Re: anthropic arguments in Tegmark's paper

From: Marchal <>
Date: Mon Jun 7 03:31:51 1999

Christopher Maloney wrote:

>He [Tegmark] kept referring to us as existing firmly inside one
>mathematical structure, and just not being sure which one that
>is. But isn't it true that if multiple structures admit a
>substructure identical to us, that we really exist in all of

Indeed. There is no sense (IMHO) in referring to us as existing inside one
structure and not being sure wich one it is.
Our consciousness, or more simply our expectations, are *linked* to sets
(with infinite cardinals) of branching and fusing computationnal
histories. Even this way of talking is a little misleading ...
The point
here is that Tegmark ascribes consciousness to "physical processes" but
defines "physical" by referring to SSA in sufficiently rich mathematical
structure. In this way neither the term "consciousness" nor the term
"physical" will ever be explained.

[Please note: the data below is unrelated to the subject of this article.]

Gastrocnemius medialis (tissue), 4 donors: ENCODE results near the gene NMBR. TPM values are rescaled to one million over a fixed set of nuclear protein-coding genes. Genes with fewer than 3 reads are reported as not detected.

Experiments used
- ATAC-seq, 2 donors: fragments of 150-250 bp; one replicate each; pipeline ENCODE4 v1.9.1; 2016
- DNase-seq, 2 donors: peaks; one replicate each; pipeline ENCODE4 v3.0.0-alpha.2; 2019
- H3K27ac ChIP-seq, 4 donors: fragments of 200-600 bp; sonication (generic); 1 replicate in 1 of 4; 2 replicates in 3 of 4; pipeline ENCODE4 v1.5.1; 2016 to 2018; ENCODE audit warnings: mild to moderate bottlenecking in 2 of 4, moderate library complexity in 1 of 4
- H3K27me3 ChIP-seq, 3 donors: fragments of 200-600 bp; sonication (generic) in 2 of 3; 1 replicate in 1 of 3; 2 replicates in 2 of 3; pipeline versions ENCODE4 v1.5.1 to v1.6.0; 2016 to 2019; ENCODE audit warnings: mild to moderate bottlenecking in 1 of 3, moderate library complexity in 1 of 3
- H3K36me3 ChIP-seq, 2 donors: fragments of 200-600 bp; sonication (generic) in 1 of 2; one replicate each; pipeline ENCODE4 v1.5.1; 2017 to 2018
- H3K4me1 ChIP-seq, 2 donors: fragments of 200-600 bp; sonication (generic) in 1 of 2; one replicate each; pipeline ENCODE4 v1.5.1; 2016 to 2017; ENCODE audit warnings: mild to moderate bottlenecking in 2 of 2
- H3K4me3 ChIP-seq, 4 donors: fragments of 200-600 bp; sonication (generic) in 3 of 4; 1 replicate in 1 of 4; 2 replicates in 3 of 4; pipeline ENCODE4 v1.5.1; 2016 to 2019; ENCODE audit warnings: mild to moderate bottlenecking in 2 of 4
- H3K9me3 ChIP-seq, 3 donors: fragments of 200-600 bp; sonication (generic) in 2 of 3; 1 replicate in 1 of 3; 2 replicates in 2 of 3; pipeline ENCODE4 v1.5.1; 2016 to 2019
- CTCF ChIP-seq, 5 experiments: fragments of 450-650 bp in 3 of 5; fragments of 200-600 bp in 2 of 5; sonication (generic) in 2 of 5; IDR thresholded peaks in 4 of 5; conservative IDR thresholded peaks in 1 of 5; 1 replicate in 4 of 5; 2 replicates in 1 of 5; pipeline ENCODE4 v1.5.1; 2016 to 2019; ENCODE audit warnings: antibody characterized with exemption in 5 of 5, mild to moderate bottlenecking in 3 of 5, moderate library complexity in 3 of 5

Christopher Maloney wrote:

>I think that anthropic arguments are interesting because it
>has always seems to me that they imply multiple universes. That
>is, unless one is arguing that the universe was created
>especially for us, how else could we find this amazing
>coincidence of circumstances which allows us to be here? How
>else but that a variety of universes really do exist?

This is exactly the point of Leslie's book "UNIVERSES" (published by
 routledge book).
Leslie gives in that book an argument showing that "either
God exists or all universes exist". It is a curious fact that
this book has been seldomly cited (if ever
at all) in this list.

Received on Mon Jun 07 1999 - 03:31:51 PDT

This archive was generated by hypermail 2.3.0 : Fri Feb 16 2018 - 13:20:06 PST